When I ask my clients: “who’s your marketplace?,” the answer I hear most often is a variation of “Enterprises between 300 million and 1 billion dollars.”
That’s not a marketplace. That’s a business classification.
A marketplace is made up of people, not categories.
Your marketplace isn’t “the IT department of a Fortune 1000 company.” Your marketplace is “the senior manager in an IT department under 10 people handling workload X and infrastructure Y.” Even that’s not complete of course. You have multiple markets for your product. Your marketplace is also the woman he works for and the people who work for him. All the researchers, influencers, obstructionists and buying authorities who are involved with the purchase of most any B2B tech product.
These people have personalities, buying habits, purchase authority, often an established budget, Oh yes, they have one other thing. Expertise.
So as I read content I ask: “is any of this talking to that person?”
Generally the answer is no. It’s all GMB and benefit blather and the usual indistinguishable stuff. And your expert, buying-cycle participants pay absolutely no attention to any of it. Wasted words that do nothing to differentiate you to an indifferent marketplace
There’s a reason we marketers don’t write more knowledgeably to our marketplace.
We don’t know anything about them.
That’s something I’ve learned from working with some of the most successful companies in their markets. The more marketing knows about the markets—about the people—the better they are at building content those markets respond to.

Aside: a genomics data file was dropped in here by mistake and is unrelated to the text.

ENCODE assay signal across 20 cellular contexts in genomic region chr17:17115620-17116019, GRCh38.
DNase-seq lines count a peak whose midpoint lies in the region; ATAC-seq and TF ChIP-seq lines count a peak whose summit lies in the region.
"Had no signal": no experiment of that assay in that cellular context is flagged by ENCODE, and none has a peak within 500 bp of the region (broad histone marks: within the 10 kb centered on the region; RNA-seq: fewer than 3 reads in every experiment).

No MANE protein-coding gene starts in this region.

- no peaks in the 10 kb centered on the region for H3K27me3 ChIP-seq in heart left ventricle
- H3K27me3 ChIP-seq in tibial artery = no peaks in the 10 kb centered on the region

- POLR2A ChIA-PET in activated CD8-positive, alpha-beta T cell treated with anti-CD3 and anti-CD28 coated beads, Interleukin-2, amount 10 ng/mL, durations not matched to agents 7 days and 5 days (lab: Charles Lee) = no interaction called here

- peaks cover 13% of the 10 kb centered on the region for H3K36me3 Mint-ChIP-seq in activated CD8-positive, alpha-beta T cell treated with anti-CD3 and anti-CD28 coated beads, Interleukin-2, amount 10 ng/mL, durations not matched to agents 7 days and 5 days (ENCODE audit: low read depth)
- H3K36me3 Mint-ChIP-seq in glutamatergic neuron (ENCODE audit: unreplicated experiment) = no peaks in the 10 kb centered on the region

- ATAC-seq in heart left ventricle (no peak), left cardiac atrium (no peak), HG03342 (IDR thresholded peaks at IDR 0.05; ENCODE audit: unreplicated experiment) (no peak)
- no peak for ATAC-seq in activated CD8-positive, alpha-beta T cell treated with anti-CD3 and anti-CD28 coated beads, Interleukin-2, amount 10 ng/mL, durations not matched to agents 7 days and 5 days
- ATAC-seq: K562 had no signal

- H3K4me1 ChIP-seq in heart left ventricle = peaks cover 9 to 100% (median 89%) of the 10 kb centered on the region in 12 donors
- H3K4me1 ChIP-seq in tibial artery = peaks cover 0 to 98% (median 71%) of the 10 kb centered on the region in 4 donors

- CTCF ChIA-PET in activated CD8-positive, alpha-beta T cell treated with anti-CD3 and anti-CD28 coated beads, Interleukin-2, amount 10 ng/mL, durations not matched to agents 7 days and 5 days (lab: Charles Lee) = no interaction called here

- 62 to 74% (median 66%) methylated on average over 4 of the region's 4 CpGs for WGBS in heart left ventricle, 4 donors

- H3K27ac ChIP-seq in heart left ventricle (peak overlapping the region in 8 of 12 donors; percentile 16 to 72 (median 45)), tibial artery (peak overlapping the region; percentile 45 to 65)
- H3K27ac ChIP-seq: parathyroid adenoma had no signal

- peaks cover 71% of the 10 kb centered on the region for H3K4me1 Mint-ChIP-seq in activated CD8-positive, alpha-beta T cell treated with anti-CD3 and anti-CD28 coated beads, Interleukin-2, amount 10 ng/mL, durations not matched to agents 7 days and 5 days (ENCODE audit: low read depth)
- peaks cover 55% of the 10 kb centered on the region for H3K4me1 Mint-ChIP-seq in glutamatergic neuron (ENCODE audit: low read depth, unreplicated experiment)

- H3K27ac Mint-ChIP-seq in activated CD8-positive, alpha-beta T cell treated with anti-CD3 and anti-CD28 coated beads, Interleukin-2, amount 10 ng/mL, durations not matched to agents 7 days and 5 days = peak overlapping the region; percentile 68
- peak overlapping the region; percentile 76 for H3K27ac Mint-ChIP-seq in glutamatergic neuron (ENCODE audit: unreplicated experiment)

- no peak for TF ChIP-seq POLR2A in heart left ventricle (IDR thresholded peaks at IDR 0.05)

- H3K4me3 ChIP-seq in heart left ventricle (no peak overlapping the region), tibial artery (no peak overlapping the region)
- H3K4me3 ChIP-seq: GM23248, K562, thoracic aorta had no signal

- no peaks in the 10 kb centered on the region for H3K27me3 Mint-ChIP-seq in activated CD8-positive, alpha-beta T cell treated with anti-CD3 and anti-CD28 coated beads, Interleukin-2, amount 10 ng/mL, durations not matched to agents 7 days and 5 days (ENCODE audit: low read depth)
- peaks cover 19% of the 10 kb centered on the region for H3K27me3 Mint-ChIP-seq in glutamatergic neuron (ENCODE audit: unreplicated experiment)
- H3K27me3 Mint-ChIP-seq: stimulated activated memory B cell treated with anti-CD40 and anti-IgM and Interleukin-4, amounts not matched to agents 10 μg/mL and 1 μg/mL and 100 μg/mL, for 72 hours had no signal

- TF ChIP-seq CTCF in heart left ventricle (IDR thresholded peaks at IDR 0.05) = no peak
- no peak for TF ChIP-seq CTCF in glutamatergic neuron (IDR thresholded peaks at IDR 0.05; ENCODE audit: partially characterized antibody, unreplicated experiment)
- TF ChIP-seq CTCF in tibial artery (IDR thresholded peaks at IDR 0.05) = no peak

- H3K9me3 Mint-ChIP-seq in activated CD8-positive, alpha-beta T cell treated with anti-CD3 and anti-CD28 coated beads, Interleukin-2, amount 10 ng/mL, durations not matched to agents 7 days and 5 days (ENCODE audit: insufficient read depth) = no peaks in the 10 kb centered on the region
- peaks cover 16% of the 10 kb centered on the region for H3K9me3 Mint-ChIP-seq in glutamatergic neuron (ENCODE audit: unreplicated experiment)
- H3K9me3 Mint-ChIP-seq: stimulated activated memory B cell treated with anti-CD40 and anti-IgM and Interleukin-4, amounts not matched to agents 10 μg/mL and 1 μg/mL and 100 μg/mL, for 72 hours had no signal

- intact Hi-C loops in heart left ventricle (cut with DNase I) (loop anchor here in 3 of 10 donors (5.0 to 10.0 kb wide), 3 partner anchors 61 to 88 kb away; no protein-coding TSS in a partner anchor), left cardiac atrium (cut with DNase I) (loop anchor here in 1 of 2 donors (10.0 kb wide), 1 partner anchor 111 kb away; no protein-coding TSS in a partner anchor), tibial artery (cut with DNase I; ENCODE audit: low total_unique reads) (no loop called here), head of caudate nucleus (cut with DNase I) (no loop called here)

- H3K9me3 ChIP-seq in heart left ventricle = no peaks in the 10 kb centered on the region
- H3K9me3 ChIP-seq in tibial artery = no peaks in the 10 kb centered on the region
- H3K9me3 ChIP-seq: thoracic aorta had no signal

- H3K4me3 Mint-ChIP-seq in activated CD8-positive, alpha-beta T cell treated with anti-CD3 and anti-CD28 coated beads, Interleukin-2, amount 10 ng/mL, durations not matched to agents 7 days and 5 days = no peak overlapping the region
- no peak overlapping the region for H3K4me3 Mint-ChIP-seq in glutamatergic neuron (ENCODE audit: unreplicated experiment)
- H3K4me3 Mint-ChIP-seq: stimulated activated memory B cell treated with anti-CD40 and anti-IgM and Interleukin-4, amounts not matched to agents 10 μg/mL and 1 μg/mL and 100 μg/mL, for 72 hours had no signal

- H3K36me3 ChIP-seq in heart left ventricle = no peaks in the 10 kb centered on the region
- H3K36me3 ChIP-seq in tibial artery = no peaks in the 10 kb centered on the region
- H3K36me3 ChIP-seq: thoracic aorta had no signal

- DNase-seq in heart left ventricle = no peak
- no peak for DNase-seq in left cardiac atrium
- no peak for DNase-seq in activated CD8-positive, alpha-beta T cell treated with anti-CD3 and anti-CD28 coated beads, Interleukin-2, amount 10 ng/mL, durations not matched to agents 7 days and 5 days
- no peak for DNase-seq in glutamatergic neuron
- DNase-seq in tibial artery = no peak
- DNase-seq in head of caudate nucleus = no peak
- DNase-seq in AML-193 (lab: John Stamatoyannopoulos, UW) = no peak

THE BEST PRACTICE
Learn about your marketplace from your sales force. They’re the people that connect with customers and prospects every day. Want to learn what your marketplace is like? Ask your sales team.
You’ll learn how a real client operation works, you’ll learn what kinds of actual challenges they face, you’ll learn what kinds of goals they really have, you’ll learn what kinds of pressures they endure, you’ll learn about their expertise—even their demographics.
In fact, make it a regular event. A couple of hours in conference a few times a year—especially when rolling out a new product or new selling strategy. Record the meetings so new people can learn too.
Send your people for a ride-along or two with the sales team. Let them meet those customers and prospects themselves—a fly on the wall. (Customers don’t bite.)
Survey your customers. Use the survey to fill in your fluff. For instance, if one of your Generic Talking Points is “free up your staff for more strategic tasks,” a survey will find out what kinds of tasks, how much time they free up . . . or even if it’s relevant to your marketplace at all.
There’s nothing magical about this. The more you know about something, the better your content will be. The more you know about your market, the better response you’ll get to that content.